S.C. High School Arrest Tape Reignites Debate Over Police Brutality
ARI SHAPIRO, HOST:
This tape has re-ignited the debate over how police treat black people in this country.
(SOUNDBITE OF ARCHIVED RECORDING)
SENIOR DEPUTY BEN FIELDS: Hands behind your back. Give me your hands.
SHAPIRO: Give me your hands, he's saying. A white police officer flips over a desk with a black female high school student sitting in it. He drags her out.
This happened in a classroom in Spring Valley High School in Columbia, S.C. Other students in the class recorded the encounter on their phones. The officer, Senior Deputy Ben Fields, has been placed on leave. The FBI has launched a civil rights investigation into this arrest of the student.
We're joined now by professor Seth Stoughton from the University of South Carolina School of Law. He served as a police officer and now teaches criminal law.
Welcome back to the program.
SETH STOUGHTON: Thank you, pleasure to be here.
SHAPIRO: What was your first thought when you saw this video?
STOUGHTON: Honestly, my first thought is that this is the high school that my children will be attending. We live a couple hundred yards from Spring Valley High School. So this one hit very, very close to home.
SHAPIRO: The officer in this incident was a sheriff's deputy serving as a school resource officer. What is a school resource officer's job?
STOUGHTON: A school resource officer is embedded within a school to assist the school administration with anything that would involve a criminal law component - for example, the presence of a firearm on campus. In the worst-case scenario, an active shooter situation. Columbine is really what drove the explosion of school resource officers. And in many cases, they're assigned to schools to prevent that sort of very high-risk, very dangerous but also incredibly rare situation. After that, the role can be very, very confused. Some schools use school resource officers to assist with discipline. Other schools, their role is more clearly defined and the officer is supposed to engage with students as part of a community policing project but does not interfere or have any role with administrative discipline. Their role is strictly police based. They're essentially on patrol but at a school, and they respond to only limited events.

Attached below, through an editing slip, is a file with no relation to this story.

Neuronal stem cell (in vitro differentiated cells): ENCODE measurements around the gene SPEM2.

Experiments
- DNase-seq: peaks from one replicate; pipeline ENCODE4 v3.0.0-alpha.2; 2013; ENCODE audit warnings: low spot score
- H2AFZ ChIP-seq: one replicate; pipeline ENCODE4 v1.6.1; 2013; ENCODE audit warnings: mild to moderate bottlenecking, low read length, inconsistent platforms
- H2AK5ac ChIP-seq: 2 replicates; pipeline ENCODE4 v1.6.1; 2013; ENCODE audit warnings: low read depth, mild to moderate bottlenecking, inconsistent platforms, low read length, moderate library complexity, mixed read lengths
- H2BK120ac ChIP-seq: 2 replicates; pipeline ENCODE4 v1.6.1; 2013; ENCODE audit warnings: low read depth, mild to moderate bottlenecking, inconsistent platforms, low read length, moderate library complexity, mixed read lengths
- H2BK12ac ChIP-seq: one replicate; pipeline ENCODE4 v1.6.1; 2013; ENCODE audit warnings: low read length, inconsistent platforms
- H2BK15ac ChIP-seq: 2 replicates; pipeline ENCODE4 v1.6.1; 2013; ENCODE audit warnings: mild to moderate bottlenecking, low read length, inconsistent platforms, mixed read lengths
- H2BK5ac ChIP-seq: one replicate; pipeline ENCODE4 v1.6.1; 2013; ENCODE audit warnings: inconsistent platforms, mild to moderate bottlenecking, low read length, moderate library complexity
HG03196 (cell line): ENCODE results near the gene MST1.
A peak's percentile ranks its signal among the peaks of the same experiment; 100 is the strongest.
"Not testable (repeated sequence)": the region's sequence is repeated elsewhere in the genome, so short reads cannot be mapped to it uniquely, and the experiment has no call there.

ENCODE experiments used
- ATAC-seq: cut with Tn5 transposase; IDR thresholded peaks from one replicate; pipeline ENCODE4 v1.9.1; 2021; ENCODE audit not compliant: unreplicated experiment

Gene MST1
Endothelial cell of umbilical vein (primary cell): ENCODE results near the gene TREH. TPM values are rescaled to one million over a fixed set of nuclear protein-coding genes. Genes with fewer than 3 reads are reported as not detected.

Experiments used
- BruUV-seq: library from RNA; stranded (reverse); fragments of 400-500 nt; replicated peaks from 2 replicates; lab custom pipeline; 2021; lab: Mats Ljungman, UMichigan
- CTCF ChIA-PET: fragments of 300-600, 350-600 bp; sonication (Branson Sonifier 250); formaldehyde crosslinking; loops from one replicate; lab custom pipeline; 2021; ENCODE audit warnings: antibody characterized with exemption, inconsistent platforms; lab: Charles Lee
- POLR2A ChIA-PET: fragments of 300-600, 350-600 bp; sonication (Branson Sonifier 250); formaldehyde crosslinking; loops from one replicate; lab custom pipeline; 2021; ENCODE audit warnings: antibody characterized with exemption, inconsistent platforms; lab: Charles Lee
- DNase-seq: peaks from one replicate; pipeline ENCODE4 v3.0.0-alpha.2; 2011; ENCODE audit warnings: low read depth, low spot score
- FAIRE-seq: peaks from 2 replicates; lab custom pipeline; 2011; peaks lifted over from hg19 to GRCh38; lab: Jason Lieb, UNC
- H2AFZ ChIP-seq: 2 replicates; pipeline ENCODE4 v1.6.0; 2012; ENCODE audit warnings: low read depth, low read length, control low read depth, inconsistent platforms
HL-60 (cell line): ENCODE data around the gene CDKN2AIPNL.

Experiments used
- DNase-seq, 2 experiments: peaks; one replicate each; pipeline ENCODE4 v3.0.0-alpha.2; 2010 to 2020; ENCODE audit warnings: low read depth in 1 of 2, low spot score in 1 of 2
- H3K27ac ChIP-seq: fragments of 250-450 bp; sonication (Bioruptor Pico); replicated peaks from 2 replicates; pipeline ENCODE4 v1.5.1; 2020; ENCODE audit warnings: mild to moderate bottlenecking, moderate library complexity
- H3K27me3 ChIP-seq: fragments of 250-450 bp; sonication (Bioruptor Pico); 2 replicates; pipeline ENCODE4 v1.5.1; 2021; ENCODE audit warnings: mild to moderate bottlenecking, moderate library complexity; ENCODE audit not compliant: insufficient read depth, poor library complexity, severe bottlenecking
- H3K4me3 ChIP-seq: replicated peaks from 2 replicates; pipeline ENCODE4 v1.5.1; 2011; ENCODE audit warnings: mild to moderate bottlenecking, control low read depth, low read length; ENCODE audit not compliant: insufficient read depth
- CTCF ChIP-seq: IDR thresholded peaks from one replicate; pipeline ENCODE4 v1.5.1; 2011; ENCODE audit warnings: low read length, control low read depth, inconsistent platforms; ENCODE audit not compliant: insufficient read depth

SHAPIRO: You live not far from this school. Is it a place that has problems with violence, with gangs? Are there shootings? Does it feel like a place that needs a significant police presence?
STOUGHTON: No, certainly not. I - every school has some amount of problems, but other than those generalized problems, no. This is a school that I expect my children will attend and that I have previously been very happy that my children will attend.
SHAPIRO: In the context of the national conversation about police violence, particularly against black people, and the Black Lives Matter movement, how does this add to or change our understanding of the state of policing in America today?
STOUGHTON: We should be asking how often something like this happens, and then we should be really, really, deeply disturbed when we do not have an answer to that question. We have such an appalling lack of information about police violence that even as someone who researches, who studies police professionally and has done so for years, I cannot tell you how often police use violence in schools. I cannot tell you how often they use violence against young people. I really cannot tell you how often they use violence against people of color.
SHAPIRO: That's professor Seth Stoughton of the University of South Carolina School of Law. Thank you very much for joining us.
STOUGHTON: My pleasure, thank you.
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